Nestled in the Rif Mountains, this 15th-century city stands as a breathtaking gem. This city of Morocco is known as” Blue Pearl” .Chefchaouen fascinates with its cobalt-hued buildings adorning steep, cobbled lanes, accompanied by vibrant fuchsia geraniums. Don’t forget to explore the mesmerizing beauty of this Moroccan wonder.
Chefchaouen Medina: Immerse yourself in the charm of this Moroccan medina, influenced by Andalusian architecture. Wander through narrow lanes surrounded by vivid blue buildings, complemented by red-tiled roofs, ornate wrought-iron railings, and lively geraniums.
Plaza Uta El Hammam: Experience the allure of this shaded, cobbled plaza featuring cozy cafés, enticing restaurants, and the Grand Mosquée. It’s an ideal spot for indulging in people-watching while soaking in the local atmosphere.
Horno Bab El Ain: Step into the past at this traditional bakery where locals still bring their bread dough and bastilla (savory-sweet pies) to be expertly baked. Witness the age-old artistry of bread-making in this authentic setting.
Bouhachem Regional Nature Reserve: embark on a journey through the Rif Mountains by exploring the Bouhachem Regional Nature Reserve. Trek along mountain paths to discover the enchanting Cascades d’Akchou, marvel at The Bridge of God rock arch, and visit quaint local villages.
Spanish Mosque: While the mosque itself may be closed, the grounds provide a breathtaking vantage point for witnessing the sunset over Chefchaouen and the majestic Rif Mountains. Revel in the serene beauty of this spot.
Fez is considered Morocco’s oldest majestic city. Wander through its maze-like streets, discovering hidden squares, artisan workshops, vibrant souks, and opulent riads. Don’t miss the chance to unwind in a traditional hammam, providing a soothing escape from the exciting energy of the medina.
Fez El Bali: World’s largest medieval medina with over 9,000 alleyways.
Market Workshops: Hundreds of workshops offering leather goods, copper pots, mosaic tiles, and hand-woven rugs.
Chouara Tannery: Largest and oldest tannery in the medina, operating since the 16th century.
Neijarine Museum: Showcasing intricate Moroccan woodwork in a restored funduq (caravan inn).
Rooftop Cafe: Enjoy mint tea and a medina view from the Neijarine Museum.
Medersa Bou Inania: Mid-14th century theological college featuring massive brass entrance doors and an elaborate inner courtyard.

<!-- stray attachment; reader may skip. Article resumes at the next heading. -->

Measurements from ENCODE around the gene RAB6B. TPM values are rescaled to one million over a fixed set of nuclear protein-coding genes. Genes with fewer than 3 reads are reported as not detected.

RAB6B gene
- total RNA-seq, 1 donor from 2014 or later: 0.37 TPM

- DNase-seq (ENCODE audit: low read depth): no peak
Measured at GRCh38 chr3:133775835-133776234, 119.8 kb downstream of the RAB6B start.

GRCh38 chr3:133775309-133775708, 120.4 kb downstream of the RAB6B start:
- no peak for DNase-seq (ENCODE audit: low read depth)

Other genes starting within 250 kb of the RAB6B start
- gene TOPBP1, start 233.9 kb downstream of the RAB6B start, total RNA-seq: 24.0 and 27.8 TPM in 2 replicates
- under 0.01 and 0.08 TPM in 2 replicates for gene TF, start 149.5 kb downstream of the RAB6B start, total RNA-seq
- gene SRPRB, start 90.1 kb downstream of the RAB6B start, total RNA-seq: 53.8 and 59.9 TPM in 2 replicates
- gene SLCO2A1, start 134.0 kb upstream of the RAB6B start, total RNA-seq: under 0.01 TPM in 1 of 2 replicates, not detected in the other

Jnan Sbil: Lush gardens with shady paths, fountains, and bird coops housing doves and peacocks.
Sunset Visit: Join locals in an evening promenade at Jnan Sbil gardens.
Essaouira, a breezy coastal town on the Atlantic, captivated Jimi Hendrix, and it’s easy to see why? With sandy ramparts, sea-blue boats, and a white-washed medina, the city creates a truly mesmerizing impact on its visitors.
Essaouira Medina: A UNESCO-listed gem from the 18th century, adorned with street vendors, souqs, and art galleries.
Skala de la Ville: Explore the wind-lashed ramparts for breathtaking sea and sunset views.
The Port: Immerse yourself in the lively atmosphere as fishermen repair nets, unload the day’s catch, and craft traditional wooden boats.
Fish Auction: Witness the vibrant fish auction at the port in the afternoon, and savor fresh, grilled seafood from the charming food stalls lining the harbor.
The Beach: Enjoy the golden sand beach, ideal for leisurely walks and thrilling kitesurfing. During low tide, cross the Ksob River to discover the ruins of Borg El Berod and stroll to the village of Diabat.
For a contemporary vibe, explore Casablanca, a unique city showcasing “Mauresque” architecture, blending traditional Moroccan elements with 20th-century art-deco designs. It serves as a hub for the nation’s flourishing creative industries.
The Hassan II Mosque stands as one of the globe’s largest mosques, a prayer hall accommodating 25,000 individuals and an outer courtyard capable of hosting an additional 80,000.
The Promenade Maritime de la Mosquée Hassan II, a transformative urban project, has converted the stretch from the mosque to the El Hank lighthouse into a vibrant public space adorned with gardens and cafés.
Abderrahman Slaoui Foundation Museum, once a private residence and now a museum housing an extraordinary collection of Moroccan decorative arts.
You’re all set to plan a trip to Morocco!
HMN Holidays are making travel easier for its customers.
Let’s pack your bags and get ready for the trip of a lifetime with the best holiday packages.
For further information, Click on the link below